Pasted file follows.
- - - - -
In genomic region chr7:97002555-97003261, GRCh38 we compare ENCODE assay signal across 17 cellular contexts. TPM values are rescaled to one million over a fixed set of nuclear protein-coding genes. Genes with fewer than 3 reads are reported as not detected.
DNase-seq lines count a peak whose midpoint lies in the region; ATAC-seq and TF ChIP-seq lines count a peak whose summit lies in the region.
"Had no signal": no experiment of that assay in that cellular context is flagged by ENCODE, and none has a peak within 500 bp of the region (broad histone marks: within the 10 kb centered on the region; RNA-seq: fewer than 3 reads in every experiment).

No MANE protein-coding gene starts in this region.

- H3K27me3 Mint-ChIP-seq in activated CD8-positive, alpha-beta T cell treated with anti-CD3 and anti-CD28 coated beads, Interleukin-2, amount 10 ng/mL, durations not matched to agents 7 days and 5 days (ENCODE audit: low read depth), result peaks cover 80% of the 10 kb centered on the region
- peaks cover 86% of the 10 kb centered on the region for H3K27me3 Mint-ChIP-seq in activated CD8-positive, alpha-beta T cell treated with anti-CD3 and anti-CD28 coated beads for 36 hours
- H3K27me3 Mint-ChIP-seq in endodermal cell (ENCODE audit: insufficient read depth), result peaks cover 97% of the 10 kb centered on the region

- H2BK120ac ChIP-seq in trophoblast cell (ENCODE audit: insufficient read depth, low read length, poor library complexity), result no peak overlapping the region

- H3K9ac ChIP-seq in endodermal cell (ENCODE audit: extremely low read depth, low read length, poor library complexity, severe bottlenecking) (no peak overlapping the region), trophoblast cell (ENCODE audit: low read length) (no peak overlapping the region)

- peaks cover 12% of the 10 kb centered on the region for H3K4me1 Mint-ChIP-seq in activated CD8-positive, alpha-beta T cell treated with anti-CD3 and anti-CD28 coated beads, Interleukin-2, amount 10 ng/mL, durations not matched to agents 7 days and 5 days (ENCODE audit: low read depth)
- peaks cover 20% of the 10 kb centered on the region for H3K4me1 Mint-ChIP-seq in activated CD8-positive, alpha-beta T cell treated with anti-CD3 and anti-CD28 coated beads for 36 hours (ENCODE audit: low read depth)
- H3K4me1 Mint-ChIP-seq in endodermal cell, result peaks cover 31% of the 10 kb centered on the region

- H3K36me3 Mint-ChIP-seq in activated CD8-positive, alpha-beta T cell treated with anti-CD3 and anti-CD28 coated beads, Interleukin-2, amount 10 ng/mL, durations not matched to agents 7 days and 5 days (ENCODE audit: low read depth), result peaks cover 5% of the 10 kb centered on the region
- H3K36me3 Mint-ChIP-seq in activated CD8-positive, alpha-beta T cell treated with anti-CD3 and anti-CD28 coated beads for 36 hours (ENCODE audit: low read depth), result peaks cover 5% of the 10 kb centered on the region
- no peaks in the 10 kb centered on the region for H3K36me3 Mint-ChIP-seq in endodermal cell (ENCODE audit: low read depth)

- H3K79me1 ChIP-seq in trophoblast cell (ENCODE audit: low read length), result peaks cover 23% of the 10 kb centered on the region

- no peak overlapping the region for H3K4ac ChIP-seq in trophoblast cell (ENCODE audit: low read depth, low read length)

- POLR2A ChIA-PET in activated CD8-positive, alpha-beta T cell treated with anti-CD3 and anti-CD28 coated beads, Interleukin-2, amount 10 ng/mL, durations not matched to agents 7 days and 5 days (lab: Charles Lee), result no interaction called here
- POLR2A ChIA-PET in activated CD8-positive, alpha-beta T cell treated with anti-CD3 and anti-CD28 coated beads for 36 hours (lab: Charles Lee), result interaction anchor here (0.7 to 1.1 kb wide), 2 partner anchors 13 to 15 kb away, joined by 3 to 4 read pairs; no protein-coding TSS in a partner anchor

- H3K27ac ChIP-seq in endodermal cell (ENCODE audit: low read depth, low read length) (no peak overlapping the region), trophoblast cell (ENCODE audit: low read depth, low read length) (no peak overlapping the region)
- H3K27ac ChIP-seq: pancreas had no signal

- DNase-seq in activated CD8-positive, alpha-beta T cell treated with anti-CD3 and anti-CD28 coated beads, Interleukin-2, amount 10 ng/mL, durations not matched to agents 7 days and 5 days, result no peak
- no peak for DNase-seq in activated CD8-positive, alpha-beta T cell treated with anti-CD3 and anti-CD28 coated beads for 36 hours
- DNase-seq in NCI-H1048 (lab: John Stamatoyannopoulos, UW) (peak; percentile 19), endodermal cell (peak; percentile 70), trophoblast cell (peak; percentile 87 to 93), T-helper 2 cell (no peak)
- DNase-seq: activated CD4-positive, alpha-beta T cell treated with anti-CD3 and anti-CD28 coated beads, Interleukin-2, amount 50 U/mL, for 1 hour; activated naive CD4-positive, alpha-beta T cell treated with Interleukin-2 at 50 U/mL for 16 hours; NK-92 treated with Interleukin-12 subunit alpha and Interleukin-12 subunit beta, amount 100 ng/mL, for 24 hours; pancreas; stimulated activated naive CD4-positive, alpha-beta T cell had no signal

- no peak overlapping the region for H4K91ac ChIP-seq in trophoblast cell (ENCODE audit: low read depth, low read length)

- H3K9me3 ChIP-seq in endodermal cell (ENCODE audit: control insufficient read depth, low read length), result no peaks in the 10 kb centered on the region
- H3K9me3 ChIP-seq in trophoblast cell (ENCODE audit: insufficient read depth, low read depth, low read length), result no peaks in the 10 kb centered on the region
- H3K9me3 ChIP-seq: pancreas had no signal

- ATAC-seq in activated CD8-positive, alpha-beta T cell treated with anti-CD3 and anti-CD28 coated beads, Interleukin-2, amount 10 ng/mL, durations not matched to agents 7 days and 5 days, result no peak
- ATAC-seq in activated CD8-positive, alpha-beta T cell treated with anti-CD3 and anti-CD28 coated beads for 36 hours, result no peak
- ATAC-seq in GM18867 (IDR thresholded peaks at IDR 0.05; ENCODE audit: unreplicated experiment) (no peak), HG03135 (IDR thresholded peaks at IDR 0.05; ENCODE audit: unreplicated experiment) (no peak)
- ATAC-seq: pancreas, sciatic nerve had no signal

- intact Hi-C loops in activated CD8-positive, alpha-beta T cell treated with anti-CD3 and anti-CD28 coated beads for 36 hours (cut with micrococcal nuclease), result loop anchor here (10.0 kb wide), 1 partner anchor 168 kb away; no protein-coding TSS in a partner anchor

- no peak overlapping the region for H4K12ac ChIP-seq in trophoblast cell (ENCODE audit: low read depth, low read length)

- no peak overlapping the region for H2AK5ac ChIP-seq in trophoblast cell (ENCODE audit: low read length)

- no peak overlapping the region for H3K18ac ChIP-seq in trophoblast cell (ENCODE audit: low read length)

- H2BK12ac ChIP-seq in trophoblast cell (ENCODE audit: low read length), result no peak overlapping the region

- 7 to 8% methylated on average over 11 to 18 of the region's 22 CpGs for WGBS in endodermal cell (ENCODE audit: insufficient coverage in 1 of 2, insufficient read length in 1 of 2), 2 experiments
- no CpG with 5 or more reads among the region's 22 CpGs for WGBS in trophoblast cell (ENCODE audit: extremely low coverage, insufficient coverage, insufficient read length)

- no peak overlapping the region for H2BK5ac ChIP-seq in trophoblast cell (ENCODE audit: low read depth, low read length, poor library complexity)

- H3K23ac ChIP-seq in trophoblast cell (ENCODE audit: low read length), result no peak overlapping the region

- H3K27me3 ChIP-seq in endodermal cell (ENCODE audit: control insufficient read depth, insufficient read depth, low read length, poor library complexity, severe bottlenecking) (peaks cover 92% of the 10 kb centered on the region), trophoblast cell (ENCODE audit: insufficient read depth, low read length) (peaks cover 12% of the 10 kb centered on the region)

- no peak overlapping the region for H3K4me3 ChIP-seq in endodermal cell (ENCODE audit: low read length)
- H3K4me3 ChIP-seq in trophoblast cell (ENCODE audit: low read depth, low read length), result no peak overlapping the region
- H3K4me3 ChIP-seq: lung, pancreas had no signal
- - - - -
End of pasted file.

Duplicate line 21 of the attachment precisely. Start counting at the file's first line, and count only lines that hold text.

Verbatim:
- H3K27ac ChIP-seq: pancreas had no signal